I followed a guy who had a number that was close to mine, weaving in and out of the stalls.  Eventually I made my way to the stall that began with 250.  The stall before it ended in 199.  There was no place for bike 235 to be placed.  Again my response was to laugh.  There was no use wasting energy at getting upset about this.  I stood there, holding my bike, helmet, transition bag, mini cooler (trying not to drop everything) when a girl, who I recognized by her sleeve of real tattoos from the meeting the day before, came up to me.  I explained my situation and she told me that she would go and find someone to help.  After what seemed to be an eternity, they found the rack that my back was to be placed in at the very end of the row (out of numerical order).  As quick as I could I organized my gear and took another bathroom break.  I cursed as I could feel the effects of my interstitial cystitis taking it's toll (which I had been having problems with for several days leading up to Sunday).  I braced myself through the pain that went through my bladder and abdomen and exited the stall.  I wasn't going to let it stop me now. 

I tried to find my husband and dad in the mass of people.  I was a little disappointed that they were no where to be found so, I headed to the place where the trollies were supposed to pick us up at.  I had no idea what time it was, but was relived to see the tattoo girl hanging around talking to other women.  I headed in their direction to find that I had already missed my bus (because I had a red cap, which apparently was one of the faster colors) as a result of my bike rack debacle and would have to load with the orange caps.  I shook it off, telling myself that it wasn't a big deal and I would definitely not miss my start time.  She was really sweet and offered me some of her ear plugs, which she was handing out to the other women.  Remembering the e coli scare, I thanked her and practiced putting them in my ear.  I wasn't sure if you could get e coli through your ear canals but I wasn't about to find out.  Another girl walked up, who happened to be from Germany.  She had also put one of her tattoos on upside down and I really wished that I had left mine on the way they were because she looked way cooler than I did with my sloppy hand written numbers.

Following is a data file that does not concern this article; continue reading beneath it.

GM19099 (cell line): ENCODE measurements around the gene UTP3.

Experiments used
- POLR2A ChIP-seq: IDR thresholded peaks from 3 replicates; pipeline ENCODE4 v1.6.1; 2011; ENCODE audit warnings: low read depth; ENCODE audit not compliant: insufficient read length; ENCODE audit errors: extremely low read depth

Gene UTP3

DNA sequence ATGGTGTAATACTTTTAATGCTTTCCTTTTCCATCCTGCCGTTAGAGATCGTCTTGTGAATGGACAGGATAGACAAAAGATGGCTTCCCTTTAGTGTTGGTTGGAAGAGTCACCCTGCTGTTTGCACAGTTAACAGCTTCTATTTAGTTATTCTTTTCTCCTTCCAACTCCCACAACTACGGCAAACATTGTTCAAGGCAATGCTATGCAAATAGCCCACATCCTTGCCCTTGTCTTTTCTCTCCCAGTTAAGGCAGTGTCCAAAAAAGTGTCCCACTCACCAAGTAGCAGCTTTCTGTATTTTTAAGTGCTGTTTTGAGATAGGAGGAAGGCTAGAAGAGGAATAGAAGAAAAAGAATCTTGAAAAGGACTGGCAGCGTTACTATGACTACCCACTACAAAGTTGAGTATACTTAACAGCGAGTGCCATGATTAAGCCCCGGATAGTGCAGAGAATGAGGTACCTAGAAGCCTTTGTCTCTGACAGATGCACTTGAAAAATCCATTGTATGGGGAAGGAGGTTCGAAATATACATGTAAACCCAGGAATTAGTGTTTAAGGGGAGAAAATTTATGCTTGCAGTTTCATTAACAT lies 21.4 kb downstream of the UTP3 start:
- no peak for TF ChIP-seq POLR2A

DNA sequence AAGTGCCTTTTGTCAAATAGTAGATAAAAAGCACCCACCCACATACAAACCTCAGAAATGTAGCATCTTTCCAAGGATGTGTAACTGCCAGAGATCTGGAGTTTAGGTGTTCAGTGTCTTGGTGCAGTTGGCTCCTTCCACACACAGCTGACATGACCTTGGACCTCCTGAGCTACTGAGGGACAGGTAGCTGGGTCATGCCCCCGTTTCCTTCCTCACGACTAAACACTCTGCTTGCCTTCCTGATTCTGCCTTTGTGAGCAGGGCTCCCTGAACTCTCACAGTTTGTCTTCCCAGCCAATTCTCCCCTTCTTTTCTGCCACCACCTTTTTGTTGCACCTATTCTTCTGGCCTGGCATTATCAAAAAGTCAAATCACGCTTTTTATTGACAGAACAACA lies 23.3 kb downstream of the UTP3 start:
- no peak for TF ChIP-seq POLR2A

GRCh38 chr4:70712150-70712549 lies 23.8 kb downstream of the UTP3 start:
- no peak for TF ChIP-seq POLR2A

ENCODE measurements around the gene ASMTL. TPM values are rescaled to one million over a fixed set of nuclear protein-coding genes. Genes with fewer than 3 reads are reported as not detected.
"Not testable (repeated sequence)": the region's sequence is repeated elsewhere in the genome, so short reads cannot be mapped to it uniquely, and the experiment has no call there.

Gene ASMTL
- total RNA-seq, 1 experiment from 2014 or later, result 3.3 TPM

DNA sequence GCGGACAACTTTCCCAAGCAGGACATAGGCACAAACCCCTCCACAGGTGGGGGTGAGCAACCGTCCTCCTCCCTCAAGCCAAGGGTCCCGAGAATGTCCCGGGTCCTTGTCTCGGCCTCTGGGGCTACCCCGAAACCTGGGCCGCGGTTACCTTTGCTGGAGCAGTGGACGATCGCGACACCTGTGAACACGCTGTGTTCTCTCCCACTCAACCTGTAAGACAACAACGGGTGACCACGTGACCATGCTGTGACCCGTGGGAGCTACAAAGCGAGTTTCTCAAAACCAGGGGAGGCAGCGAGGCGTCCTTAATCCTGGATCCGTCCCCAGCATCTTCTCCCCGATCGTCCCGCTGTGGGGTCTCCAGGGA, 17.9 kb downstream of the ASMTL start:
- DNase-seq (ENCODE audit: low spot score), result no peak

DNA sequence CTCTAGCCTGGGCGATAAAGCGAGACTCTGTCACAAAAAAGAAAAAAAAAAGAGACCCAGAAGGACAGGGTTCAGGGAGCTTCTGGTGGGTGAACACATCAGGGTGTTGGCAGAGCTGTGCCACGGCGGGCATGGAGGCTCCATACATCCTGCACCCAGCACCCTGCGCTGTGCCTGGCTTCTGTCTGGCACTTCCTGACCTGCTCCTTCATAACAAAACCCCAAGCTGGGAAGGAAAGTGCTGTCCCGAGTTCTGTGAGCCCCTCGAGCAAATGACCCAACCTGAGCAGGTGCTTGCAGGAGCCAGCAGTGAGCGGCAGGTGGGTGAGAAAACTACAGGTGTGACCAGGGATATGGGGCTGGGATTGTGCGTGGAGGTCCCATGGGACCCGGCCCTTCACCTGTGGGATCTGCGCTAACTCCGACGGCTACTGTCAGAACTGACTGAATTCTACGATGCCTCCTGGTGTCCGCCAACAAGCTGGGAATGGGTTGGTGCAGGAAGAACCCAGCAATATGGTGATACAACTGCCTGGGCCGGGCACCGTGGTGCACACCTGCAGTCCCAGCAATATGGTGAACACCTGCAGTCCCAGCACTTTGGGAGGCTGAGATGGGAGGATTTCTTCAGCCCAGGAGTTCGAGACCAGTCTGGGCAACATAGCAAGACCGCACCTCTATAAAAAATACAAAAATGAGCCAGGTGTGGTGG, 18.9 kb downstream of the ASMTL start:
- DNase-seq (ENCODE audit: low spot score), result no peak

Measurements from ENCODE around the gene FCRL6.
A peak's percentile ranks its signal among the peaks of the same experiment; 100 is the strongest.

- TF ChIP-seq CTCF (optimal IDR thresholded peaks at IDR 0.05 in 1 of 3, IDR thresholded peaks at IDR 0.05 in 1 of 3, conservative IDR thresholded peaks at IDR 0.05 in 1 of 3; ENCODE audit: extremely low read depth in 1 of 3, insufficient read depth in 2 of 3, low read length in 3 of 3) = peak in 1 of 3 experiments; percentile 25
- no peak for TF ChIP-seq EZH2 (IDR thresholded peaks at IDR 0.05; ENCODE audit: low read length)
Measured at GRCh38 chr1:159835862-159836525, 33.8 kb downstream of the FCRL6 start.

They started talking about the weather and if the rain would hold out and that it was okay that it rained as long at it waited until the run.  Fortunately we had not seen anymore lightening.  I started to shift nervously in place.  I don't know why I felt the need to tell them I wasn't running, but I did.  I was really afraid that I would be met with a look of disdain or disgust.  Like they wouldn't think I was a real athlete.  Eventually the conversation allowed for me to tell them I was in a relay and not running for medical reasons.  Tattoo girl nodded and said that her brother used to run but had to quit and did relays as well.  I felt relieved that the judgement that I had expected wasn't there. 

Eventually the bus arrived.  They were supposed to run every 15 minutes, but they were a little behind schedule that day.  The girl from Germany and I loaded the same bus.  I sat in front of her and we struck up a very triathlete friendly conversation.  There was a guy sitting next to me, that had a Roger Sterling aura about him, entered the discussion saying he was born in Germany.  For the next 10 minutes I heard his entire triathlete life story and a bit about his family history as well.  He said that he was planning on starting antibiotics that night because of the e-coli.  "Antibiotics don't help e coli," The girl from Germany told him.  "You just have to let it run it's course."  This made me laugh.  He told us he had swam a race in the Hudson in New York, which was full of syringes, used condoms and all kinds of other nasty stuff so he was sure this wouldn't be too bad.  I couldn't help but feel a wave of relief as he told me this as I replied, "That's disgusting!".  Our bus parked in front of Tumbleweed on the Louisville side of the river and the guy wished me good luck as the other men on the bus graciously let me go first, being a lady and all.  
 
I quickly made my way to the dock where we were supposed to start at.  There were a few guys joking about the e coli in the water.  I chuckled along with them.  I saw a guy with a red cap running towards the dock and was afraid that I would be late for my start, so I ran behind him.  I was greeted with stands of people donning red, white, blue, orange, and pink swim caps.  It reminded me of my swim meet days back in St. Louis in high school.  I knew that this would be a bit different from that.  I hurriedly made my way down the steps as my bare feet slapped against the concrete surface.  

"Dorothy!  Dorothy!"  I turned to find a petite red head grinning at me from ear to ear.  I instantly recognized her the girl I met swimming the Wednesday before and returned the smile.  "Hi!" I said excitedly, totally not expecting to see someone that I knew.  She gave me a quick hug and said, "The river looks great today, good luck.  You are going to do great."  She gave me one final hug and I headed down to where they were sending off the first wave of swimmers.  

Excitement filled my body as adrenaline pumped through my veins.  I was not sure whether I was going to do great or not, but I knew that I was going to do this.  For the first time since I signed up for the race I couldn't wait to plunge into the dirty, dingy Ohio.  I just hoped and prayed I would make it out in one piece (preferably without e coli).

Comments

  1. I can't wait to read the next installment!

    ReplyDelete
    Replies
    1. Thanks Emily. I realize it is a little long winded, but I am a writer, so you know how that goes. 3 installments were definitely in order :)

      Delete
  2. I can't wait to read the rest of your story! I want to find out how you did. :-)

    Erica

    ReplyDelete